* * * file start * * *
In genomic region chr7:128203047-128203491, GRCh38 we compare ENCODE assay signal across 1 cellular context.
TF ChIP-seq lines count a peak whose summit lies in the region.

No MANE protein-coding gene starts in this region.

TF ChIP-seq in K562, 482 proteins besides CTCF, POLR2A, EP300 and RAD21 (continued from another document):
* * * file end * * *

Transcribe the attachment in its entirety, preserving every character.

In genomic region chr7:128203047-128203491, GRCh38 we compare ENCODE assay signal across 1 cellular context.
TF ChIP-seq lines count a peak whose summit lies in the region.

No MANE protein-coding gene starts in this region.

TF ChIP-seq in K562, 482 proteins besides CTCF, POLR2A, EP300 and RAD21 (continued from another document):